The duty of a landowner with respect to trespassing cattle is to not intentionally, willfully, or wantonly injure them, and after the discovery of their peril, to use reasonable care.
6. OIL AND GAS - Poisons - Salt Water and Other Refuse Incident to Operation of Oil Lease Held not "Poison" Under Statute Requiring Safeguards for Trespassing Animals.
Salt water and other deleterious substances incident to the operation of an oil and gas lease are not poisonous compounds within the meaning of section 2440, O. S. 1931 (21 Okla. St. Ann. sec. 1197), so as to require the landowner to properly safeguard such refuse by fencing or otherwise as against trespassing animals.
7. NEGLIGENCE - Trial - Effect of Demurrer to Evidence - Insufficiency of Evidence of Primary Negligence to Withstand Defendant's Demurrer and Motion for Instructed Verdict.
A demurrer admits the truth of all the evidence introduced and of all the facts which it tends to establish, as well as every fair and reasonable inference, and should be overruled, unless the evidence and all the inferences which a jury could reasonably draw from it are insufficient to support a verdict for plaintiff. But, where, from the facts shown by the evidence, reasonable men cannot draw different conclusions, and the evidence fails entirely to show primary negligence, the court should sustain the demurrer and instruct a verdict in favor of defendant.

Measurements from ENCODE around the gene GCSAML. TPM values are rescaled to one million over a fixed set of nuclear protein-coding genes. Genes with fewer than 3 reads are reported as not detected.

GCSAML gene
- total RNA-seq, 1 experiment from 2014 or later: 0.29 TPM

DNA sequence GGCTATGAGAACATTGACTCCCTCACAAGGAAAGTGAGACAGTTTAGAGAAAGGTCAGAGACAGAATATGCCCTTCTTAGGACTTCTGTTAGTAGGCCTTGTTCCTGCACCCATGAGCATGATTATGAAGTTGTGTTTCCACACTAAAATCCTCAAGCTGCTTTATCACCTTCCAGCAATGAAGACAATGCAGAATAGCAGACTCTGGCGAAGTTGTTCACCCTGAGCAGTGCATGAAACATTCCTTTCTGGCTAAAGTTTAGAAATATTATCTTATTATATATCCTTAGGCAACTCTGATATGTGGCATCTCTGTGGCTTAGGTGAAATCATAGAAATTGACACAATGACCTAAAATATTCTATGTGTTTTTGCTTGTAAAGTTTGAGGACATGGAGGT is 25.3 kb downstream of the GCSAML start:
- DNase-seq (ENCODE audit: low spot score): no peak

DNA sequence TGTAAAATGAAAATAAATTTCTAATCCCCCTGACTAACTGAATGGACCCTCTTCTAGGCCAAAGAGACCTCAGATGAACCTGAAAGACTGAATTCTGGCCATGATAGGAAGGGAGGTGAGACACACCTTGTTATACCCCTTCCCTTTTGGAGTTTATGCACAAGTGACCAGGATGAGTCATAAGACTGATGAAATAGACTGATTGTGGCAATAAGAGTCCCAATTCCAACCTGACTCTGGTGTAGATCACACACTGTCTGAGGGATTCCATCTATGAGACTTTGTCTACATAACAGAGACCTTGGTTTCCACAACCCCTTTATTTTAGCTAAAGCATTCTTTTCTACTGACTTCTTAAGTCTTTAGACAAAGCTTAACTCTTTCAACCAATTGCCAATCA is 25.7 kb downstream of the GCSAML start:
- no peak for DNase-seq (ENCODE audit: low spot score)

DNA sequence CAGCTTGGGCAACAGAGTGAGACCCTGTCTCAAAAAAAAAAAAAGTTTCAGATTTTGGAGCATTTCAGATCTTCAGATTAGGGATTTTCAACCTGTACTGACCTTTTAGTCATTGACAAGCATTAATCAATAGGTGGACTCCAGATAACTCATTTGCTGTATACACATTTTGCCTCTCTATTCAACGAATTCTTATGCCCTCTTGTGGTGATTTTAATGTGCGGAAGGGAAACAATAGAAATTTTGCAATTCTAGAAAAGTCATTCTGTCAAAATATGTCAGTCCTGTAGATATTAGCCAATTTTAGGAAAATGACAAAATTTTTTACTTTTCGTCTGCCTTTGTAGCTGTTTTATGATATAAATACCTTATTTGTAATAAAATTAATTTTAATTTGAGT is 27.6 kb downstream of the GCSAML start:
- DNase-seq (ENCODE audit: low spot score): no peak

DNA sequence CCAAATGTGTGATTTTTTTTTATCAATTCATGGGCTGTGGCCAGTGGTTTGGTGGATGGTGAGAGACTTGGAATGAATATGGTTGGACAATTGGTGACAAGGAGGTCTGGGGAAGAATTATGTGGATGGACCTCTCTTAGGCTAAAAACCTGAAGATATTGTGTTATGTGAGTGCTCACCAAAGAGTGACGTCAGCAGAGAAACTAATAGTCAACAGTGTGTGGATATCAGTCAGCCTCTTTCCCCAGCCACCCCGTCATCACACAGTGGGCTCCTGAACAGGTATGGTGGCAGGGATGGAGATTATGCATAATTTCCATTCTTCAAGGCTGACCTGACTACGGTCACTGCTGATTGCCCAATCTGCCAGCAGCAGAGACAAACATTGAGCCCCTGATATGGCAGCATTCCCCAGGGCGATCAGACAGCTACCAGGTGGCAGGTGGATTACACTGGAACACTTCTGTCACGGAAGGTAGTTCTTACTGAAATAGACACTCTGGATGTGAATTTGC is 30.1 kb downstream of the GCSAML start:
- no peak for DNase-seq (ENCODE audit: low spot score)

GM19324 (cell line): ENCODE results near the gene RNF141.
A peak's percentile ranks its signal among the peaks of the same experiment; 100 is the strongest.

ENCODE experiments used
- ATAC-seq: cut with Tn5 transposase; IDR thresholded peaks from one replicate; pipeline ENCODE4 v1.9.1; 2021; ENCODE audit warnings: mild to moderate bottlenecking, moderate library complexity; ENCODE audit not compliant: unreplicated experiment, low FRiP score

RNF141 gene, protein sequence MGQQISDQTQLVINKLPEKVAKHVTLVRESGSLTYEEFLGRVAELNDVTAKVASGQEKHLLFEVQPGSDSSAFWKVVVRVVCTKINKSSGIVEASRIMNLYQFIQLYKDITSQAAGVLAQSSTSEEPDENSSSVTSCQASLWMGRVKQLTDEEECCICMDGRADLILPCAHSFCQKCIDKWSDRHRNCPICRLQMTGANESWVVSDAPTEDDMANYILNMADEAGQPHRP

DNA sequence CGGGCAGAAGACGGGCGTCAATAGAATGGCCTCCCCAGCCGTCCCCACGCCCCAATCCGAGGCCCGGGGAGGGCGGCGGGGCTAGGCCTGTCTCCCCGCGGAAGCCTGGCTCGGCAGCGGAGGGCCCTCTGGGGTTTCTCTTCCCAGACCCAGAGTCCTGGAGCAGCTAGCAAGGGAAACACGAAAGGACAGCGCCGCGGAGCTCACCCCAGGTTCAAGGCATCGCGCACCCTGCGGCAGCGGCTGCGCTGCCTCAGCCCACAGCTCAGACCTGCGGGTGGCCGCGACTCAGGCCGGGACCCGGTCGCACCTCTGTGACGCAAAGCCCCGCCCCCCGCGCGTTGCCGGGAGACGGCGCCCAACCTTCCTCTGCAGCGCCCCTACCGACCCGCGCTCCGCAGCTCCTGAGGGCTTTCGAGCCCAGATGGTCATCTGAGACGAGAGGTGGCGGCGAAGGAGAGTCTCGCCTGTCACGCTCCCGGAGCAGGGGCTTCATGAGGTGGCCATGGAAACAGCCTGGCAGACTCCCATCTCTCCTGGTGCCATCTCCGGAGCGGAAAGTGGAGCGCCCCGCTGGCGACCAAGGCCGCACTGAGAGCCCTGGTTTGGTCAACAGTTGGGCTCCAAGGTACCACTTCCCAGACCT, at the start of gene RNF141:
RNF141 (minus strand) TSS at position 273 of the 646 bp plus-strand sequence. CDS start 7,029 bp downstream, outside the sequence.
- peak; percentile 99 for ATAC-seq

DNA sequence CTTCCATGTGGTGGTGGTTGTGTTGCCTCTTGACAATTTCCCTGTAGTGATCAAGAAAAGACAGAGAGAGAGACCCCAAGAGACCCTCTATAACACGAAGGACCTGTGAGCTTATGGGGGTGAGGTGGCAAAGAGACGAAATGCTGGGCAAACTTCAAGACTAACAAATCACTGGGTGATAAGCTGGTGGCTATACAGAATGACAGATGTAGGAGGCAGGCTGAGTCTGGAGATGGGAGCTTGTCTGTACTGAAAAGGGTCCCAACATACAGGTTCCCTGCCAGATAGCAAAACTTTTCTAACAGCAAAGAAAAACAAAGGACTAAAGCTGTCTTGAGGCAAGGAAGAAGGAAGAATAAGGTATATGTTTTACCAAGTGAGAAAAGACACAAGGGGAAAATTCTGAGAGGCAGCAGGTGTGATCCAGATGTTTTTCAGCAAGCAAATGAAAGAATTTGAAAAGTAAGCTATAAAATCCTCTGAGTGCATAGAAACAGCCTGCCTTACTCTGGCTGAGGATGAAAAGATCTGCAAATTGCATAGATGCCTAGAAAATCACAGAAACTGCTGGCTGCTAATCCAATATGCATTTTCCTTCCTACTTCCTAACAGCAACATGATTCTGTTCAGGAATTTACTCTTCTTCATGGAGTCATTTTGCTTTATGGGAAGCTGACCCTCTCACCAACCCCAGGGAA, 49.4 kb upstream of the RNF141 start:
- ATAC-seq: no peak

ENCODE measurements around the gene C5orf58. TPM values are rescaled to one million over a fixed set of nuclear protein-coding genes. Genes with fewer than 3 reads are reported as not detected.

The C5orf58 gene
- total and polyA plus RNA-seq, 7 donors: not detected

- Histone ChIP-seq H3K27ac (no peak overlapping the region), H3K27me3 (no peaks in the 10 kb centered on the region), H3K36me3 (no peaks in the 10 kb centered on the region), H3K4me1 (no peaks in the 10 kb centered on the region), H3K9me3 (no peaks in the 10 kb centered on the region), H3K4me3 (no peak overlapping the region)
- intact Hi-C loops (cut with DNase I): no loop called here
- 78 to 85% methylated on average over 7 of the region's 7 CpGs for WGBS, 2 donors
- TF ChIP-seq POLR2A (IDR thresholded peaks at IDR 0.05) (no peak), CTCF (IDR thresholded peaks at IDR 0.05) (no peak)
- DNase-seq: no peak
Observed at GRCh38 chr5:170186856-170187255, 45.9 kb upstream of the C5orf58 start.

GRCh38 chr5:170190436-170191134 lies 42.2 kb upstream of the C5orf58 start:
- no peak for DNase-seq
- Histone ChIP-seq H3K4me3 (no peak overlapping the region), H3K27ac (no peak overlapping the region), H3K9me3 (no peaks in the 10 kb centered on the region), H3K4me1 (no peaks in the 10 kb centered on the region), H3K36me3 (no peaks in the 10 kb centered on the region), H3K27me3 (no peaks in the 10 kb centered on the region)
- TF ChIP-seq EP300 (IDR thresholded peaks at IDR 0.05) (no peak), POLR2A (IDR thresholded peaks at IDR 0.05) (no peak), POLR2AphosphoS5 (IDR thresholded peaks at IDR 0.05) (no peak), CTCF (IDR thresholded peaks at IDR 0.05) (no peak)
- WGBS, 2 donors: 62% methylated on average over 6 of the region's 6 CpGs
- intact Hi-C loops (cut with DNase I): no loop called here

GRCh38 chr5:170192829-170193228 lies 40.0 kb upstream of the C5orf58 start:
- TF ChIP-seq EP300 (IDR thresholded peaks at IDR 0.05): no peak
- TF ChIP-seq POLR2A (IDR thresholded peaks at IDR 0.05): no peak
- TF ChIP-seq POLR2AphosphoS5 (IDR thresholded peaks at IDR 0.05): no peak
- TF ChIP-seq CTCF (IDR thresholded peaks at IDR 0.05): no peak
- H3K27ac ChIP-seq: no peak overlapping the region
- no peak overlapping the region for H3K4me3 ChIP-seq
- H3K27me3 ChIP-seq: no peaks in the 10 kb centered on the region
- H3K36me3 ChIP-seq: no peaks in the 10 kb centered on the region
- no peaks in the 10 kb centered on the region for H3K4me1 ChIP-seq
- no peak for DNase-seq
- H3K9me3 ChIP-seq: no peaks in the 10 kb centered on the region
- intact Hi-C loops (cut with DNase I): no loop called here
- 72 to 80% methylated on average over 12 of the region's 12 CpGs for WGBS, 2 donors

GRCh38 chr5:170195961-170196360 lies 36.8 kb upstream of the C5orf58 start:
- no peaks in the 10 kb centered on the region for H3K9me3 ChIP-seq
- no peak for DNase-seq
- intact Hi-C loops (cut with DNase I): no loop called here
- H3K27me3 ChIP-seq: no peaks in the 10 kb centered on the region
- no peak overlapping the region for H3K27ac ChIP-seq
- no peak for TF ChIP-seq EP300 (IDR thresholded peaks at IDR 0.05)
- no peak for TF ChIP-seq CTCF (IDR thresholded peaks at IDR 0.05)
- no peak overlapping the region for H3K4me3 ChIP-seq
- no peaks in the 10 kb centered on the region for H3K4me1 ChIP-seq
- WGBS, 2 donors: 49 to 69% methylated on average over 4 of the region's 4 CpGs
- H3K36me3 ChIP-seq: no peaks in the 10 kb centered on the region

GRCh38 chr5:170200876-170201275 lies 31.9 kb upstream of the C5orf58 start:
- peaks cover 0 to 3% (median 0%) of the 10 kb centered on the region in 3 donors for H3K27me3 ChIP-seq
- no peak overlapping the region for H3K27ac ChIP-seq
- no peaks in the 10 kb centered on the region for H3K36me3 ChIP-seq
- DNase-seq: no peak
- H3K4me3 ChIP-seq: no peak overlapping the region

8. SAME - Action Against Oil Producer for Damages to Cattle From Drinking Salt Water - Evidence Held to Show no Primary Negligence.
Record examined, and, held, plaintiff failed to show primary negligence.
Appeal from Superior Court, Creek County; C.O. Beaver, Judge.
Action by Clyde Gear et al. against Pure Oil Company, to recover damages to cattle as a result of salt water poisoning. Judgment for plaintiffs, and defendant appeals. Reversed with directions.
Alvin Richards and Edwin A. Ellinghausen, for plaintiff in error.
W.F. Speakman, for defendants in error.
¶1 This is an action to recover for damage alleged to have been sustained as a result of the poisoning of plaintiffs' cattle by salt water which defendant had permitted to flow from its oil well to a receiving pond or earthen tank. The cause was tried to a jury. Motion of defendant for judgment based on the opening statement of counsel for plaintiffs was denied. Demurrer to the evidence of plaintiffs and a motion for directed verdict at the close of all the evidence were likewise overruled. The jury returned a verdict for plaintiffs, upon which judgment was rendered, and defendant brings this appeal.